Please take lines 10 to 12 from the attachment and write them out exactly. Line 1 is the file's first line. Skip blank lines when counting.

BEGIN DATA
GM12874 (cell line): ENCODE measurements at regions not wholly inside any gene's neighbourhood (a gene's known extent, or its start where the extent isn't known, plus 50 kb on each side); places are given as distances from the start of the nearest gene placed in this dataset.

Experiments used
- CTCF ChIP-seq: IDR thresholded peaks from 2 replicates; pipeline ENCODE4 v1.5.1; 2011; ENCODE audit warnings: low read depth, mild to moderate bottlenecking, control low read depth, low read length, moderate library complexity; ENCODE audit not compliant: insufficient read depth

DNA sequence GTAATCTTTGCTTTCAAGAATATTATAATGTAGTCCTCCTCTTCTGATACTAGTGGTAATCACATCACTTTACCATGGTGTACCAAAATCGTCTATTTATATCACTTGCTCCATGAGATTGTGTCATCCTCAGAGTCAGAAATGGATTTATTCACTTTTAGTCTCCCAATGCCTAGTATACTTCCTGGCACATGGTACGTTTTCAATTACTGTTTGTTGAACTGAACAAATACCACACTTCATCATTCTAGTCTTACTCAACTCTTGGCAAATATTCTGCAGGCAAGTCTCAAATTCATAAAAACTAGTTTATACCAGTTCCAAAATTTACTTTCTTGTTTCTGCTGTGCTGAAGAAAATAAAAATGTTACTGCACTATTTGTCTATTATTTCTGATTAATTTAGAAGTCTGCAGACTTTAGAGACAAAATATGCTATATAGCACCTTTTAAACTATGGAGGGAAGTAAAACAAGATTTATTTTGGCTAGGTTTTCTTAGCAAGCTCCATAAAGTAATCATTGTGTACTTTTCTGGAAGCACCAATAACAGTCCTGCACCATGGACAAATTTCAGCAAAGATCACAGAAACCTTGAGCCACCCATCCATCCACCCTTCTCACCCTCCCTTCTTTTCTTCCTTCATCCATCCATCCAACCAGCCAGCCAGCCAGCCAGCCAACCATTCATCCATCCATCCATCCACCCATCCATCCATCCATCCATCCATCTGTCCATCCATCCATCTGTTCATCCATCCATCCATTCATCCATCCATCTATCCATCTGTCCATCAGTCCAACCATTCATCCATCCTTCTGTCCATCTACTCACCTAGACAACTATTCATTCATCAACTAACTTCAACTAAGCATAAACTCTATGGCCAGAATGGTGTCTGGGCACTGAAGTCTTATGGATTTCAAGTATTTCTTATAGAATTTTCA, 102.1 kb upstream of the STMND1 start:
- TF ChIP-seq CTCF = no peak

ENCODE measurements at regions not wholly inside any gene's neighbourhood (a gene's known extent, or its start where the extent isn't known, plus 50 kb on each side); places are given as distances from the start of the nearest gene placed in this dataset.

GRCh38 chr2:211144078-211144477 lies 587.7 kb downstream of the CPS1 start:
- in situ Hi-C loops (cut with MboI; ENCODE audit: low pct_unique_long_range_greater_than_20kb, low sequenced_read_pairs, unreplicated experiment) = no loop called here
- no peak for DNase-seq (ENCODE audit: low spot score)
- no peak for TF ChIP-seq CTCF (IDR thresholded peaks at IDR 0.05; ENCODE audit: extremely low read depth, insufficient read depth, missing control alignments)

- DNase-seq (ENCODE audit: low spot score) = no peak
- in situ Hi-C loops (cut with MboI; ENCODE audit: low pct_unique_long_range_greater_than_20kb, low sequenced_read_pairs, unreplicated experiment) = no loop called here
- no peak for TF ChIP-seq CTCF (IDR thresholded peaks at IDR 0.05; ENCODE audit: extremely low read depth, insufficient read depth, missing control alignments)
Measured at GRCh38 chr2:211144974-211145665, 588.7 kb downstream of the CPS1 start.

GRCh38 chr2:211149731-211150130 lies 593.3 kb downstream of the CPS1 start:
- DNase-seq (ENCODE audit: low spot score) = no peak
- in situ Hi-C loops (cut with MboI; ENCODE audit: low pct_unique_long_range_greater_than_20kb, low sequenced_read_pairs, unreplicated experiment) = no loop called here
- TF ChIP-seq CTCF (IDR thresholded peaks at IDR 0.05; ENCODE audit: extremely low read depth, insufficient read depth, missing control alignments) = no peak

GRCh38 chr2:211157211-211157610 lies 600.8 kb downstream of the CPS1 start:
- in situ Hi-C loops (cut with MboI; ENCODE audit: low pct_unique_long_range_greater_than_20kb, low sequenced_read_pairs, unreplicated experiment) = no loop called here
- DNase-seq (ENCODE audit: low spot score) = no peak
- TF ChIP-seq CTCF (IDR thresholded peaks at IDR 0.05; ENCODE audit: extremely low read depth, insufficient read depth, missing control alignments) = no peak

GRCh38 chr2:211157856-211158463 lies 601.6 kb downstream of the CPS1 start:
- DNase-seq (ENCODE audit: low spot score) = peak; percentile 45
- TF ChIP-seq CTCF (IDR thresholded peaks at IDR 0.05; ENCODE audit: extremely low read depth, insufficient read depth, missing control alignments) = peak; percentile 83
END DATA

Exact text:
- no peak for TF ChIP-seq CTCF (IDR thresholded peaks at IDR 0.05; ENCODE audit: extremely low read depth, insufficient read depth, missing control alignments)

- DNase-seq (ENCODE audit: low spot score) = no peak
- in situ Hi-C loops (cut with MboI; ENCODE audit: low pct_unique_long_range_greater_than_20kb, low sequenced_read_pairs, unreplicated experiment) = no loop called here